| Why Vote 'Yes' | Who
It | How Can I Help? |
Referendum in the News | Issues and
Answers | Results of Previous Referenda
| Contact Us
of Kane Open Space Referendum
April 11, 2017
Preserve District moves ahead with plans for $50m referendum
New boat launches in South Elgin's Jon J. Duerr Forest Preserve and
Voyageur Landing Forest Preserve in Elgin and a complete design
overhaul at Oakhurst Forest Preserve in Aurora are among the preserve
improvement projects the Forest Preserve District of Kane County is
planning thanks to the passage of a $50 million bond referendum
The Kane County Clerk's office unofficial results of the April 4
referendum question showed it passed by 52 percent while 45 percent
opposed it. The Aurora Election Commission's unofficial results showed
53 percent of voters said yes, 47 percent said no, according to its
"We are obviously very happy," said Brook McDonald, executive director
of The Conservation Foundation. "We knew it would be a tough one. Our
polling data showed there was ample support for it but there was some
ugliness at the end which impacted the final vote. I am glad we had
some good cushion to buffer it."
There was some pushback on the referendum with Kane County Chairman
Chris Lauzen taking a public stand against it. Lauzen urged residents
to vote no via a YouTube video outlying his concerns. But, he said he
accepted the results.
"I always respect the majority vote that is how our system works even
though a yes vote means the no voters have to pay the same share,"
Lauzen said. "Once the voter speak, I listen intensely. That's what we
do. The issue has been decided."
The Conservation Foundation conducted polling last fall to determine
whether there was support for a referendum and handled marketing it
during the election. The 45-year-old nonprofit's mission is to
preserve land and one way it does that is by helping forest preserve
districts and park districts acquire land either through running
referendum campaigns, helping with fundraiser or land donations,
"Some people were concerned about the taxes because once we explained
the District was paying off previous bonds and the taxes on the forest
preserve District's portion would be going down," people supported it,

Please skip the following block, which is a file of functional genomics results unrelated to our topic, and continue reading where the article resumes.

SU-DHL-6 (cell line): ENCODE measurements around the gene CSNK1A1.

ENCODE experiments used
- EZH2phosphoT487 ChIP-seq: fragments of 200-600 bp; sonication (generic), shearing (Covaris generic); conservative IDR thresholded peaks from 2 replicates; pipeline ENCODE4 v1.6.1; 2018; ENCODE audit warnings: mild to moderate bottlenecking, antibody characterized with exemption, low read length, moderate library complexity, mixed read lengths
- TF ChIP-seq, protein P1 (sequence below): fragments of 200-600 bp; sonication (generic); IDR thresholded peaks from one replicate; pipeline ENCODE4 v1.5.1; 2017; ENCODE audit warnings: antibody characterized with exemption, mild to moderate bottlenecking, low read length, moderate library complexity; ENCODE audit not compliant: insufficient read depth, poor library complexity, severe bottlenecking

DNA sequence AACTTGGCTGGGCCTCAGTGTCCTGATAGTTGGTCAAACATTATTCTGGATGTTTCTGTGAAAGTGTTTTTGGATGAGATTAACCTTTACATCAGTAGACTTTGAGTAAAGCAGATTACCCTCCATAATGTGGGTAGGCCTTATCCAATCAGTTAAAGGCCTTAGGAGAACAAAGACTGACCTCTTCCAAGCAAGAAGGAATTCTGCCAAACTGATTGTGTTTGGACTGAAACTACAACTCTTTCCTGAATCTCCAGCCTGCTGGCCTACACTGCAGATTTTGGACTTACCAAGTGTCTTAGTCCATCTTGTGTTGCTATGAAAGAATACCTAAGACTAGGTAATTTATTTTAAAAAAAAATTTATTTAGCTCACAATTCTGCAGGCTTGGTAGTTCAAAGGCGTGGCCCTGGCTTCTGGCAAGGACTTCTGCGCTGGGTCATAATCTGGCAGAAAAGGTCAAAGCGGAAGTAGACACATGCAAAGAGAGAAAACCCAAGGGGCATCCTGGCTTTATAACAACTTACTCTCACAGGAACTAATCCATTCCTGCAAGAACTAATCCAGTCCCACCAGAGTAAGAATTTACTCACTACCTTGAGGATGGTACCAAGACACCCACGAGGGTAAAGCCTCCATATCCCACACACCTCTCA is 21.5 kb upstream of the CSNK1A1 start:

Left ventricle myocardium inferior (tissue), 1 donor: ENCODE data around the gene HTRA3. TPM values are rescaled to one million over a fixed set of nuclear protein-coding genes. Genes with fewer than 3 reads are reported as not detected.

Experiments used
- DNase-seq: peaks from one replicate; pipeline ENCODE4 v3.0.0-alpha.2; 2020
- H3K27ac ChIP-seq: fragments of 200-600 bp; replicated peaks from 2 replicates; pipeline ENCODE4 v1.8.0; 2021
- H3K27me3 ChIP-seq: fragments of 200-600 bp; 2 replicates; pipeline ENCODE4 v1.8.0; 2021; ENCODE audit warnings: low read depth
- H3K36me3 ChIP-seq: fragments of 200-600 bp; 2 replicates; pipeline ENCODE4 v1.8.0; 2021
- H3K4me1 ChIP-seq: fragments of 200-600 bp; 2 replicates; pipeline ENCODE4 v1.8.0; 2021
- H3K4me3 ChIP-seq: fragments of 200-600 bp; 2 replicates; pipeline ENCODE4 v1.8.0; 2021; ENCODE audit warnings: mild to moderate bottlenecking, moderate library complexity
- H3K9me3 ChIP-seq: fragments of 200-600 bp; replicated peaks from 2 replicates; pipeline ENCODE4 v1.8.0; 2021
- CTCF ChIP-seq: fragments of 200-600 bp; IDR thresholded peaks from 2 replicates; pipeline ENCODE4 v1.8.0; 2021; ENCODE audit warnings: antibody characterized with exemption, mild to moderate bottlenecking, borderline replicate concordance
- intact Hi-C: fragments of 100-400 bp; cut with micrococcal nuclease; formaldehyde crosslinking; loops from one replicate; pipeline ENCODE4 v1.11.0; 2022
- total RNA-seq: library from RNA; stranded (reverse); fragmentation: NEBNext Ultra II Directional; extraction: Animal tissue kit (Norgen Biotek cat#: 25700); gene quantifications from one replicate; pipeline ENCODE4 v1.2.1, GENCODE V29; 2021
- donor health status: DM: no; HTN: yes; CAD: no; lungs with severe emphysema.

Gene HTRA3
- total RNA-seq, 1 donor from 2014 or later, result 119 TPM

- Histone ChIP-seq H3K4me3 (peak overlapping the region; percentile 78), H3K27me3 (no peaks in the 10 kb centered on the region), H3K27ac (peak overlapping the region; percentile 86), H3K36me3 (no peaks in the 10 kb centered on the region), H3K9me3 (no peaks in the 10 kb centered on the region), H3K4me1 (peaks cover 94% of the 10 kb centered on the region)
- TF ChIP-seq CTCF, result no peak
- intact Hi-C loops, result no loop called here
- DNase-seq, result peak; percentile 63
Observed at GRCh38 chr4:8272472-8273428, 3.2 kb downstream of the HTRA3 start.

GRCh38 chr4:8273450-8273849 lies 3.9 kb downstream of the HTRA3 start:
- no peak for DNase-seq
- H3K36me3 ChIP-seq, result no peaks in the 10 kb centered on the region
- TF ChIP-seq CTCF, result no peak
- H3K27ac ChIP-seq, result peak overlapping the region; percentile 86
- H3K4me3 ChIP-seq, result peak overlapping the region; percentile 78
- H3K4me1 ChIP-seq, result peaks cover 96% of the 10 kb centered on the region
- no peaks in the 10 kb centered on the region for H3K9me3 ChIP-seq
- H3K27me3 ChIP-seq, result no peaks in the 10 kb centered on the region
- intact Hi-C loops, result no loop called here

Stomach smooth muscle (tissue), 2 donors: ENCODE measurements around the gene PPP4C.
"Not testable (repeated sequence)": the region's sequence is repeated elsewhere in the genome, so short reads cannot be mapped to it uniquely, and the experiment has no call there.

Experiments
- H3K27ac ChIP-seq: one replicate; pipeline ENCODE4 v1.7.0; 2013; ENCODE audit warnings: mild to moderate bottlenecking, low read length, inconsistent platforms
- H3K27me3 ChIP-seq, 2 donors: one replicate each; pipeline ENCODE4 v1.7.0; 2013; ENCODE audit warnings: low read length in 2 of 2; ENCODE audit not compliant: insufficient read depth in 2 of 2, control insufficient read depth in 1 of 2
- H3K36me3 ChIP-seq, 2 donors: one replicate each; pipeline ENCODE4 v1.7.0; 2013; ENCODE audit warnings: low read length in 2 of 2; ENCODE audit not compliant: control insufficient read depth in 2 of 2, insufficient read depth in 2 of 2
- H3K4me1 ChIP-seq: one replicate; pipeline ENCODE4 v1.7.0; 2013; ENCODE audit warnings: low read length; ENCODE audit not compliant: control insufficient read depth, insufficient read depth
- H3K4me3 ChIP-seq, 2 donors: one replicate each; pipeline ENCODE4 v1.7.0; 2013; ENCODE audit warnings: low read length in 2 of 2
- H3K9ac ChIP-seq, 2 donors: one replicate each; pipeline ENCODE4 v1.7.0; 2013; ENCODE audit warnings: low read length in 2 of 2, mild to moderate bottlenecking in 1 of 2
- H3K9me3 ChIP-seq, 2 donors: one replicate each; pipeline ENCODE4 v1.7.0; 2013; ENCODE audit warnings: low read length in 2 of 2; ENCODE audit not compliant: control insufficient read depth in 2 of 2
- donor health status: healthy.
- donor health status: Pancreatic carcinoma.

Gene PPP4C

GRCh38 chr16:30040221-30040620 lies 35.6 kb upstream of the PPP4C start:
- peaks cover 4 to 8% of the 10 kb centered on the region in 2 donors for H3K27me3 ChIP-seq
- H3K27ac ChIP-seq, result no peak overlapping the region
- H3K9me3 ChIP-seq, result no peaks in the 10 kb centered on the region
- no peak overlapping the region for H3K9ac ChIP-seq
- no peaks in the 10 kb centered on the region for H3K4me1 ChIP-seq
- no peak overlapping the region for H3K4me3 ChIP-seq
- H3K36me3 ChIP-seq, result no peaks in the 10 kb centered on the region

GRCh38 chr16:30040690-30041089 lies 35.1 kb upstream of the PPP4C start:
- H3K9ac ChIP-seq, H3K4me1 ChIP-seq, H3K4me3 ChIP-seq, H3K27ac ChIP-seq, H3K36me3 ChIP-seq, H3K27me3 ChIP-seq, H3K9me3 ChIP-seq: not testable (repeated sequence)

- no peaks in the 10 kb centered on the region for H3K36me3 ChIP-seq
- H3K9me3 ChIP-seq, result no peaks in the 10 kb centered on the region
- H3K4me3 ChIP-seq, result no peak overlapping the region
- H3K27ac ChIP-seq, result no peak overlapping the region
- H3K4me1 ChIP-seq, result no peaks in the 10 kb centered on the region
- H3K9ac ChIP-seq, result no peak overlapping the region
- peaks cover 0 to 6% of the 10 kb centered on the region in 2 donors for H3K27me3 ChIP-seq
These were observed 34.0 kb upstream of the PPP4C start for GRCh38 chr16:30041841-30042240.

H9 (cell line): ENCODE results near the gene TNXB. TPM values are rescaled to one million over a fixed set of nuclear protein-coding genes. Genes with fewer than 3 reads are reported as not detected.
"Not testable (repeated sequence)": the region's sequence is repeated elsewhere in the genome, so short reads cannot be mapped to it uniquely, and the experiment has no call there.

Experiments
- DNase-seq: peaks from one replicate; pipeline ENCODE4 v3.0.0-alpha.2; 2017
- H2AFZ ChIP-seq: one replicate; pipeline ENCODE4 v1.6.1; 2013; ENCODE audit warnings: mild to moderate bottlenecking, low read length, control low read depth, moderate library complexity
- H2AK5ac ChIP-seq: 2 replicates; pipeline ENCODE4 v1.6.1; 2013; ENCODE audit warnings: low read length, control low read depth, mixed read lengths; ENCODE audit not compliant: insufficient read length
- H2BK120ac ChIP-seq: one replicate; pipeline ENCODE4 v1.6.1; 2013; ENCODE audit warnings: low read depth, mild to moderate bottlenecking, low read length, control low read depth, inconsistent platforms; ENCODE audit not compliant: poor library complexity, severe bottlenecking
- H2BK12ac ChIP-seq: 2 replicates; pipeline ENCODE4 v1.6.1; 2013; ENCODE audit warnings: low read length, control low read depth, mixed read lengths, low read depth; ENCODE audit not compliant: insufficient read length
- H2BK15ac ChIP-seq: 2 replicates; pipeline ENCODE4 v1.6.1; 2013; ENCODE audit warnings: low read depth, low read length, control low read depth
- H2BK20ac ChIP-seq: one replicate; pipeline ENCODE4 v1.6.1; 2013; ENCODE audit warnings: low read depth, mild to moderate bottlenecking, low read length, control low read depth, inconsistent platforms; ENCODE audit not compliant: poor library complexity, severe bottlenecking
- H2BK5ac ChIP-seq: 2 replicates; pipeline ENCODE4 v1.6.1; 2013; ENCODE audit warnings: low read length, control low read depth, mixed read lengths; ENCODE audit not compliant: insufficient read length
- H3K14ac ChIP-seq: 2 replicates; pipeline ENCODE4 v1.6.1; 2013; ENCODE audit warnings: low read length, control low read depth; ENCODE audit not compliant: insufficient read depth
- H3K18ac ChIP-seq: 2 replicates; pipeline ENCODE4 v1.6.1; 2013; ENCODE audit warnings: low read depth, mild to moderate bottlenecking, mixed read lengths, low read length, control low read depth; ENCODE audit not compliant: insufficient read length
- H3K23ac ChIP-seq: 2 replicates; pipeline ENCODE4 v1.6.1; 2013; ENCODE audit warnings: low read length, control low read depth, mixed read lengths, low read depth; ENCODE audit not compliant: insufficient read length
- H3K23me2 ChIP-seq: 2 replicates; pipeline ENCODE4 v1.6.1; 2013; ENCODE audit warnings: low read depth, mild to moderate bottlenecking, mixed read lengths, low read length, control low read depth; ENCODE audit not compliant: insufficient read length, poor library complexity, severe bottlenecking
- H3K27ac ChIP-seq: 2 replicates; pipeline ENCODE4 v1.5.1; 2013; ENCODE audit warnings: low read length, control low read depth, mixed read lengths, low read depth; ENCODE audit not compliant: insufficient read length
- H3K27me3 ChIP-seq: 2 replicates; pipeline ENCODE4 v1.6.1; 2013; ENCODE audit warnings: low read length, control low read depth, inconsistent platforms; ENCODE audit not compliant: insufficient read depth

"People obviously enjoy the forest preserves," McDonald said. "What
people seemed to like the best is the trail, the natural beauty and
Now that voters have approved the referendum, the fifth since 1999,
the District will follow a familiar process as with other referenda.
"The first part of the process is to work with our financial
consultant, Spear Financial, to determine the best time to sell the
bonds," Forest Preserve District of Kane County Executive Director
Monica Meyers said.
Bonds could be sold this year, but the District would not begin taking
in or budgeting referendum monies until the 2018-2019 fiscal year,
"It is not a bad thing (to wait), it allows you some additional time
to plan things," Meyers said.
The additional time helps the District apply for grants and continue
its long term planning, Meyers said. Projects can take two to three
years to complete from the planning stage from the preliminary design
to public input to engineering, she said.
District officials did not release information about what properties
will be acquired using the $50 million referendum, but it did lay out
"We are always looking at property," Meyers said. The District is
trying to "stay true to what the Land Acquisition Commission has
established as priorities: connecting pieces to existing preserves,
creating high quality habitats and connectivity."
"It gives us direction to stay focused on existing connectivity,"
Meyers said. "It is laser focused instead of looking everywhere. I
think it provides the best opportunity to establish a high quality
forest preserve system that way."
The District's plan to expand existing forest preserves, create
connectivity and care for habitats is a good idea, McDonald said.
"When people go to forest preserves they like trails and trees and
plants but when you see a hawk or owl or deer, it is a very special
Meyers said the referendum passage was exciting. "I think it is
thrilling when you see the public support that is there," she said.
"We work hand in hand with the Commission to determine what the
community wants and what the needs are and try to provide it. It shows
you are doing what they asked you to do. I think that is the exciting
Lauzen was perplexed because the vote was not consistent with all the
complaints he hears from residents telling him their property taxes
are too high and the thousands of people moving out of Illinois due to
high property taxes, he said.
Voters "had the chance to protect property tax relief and they decided
the other way, which again, is the people's decision," Lauzen said.
Gloria Casas is a freelance reporter for The Courier-News.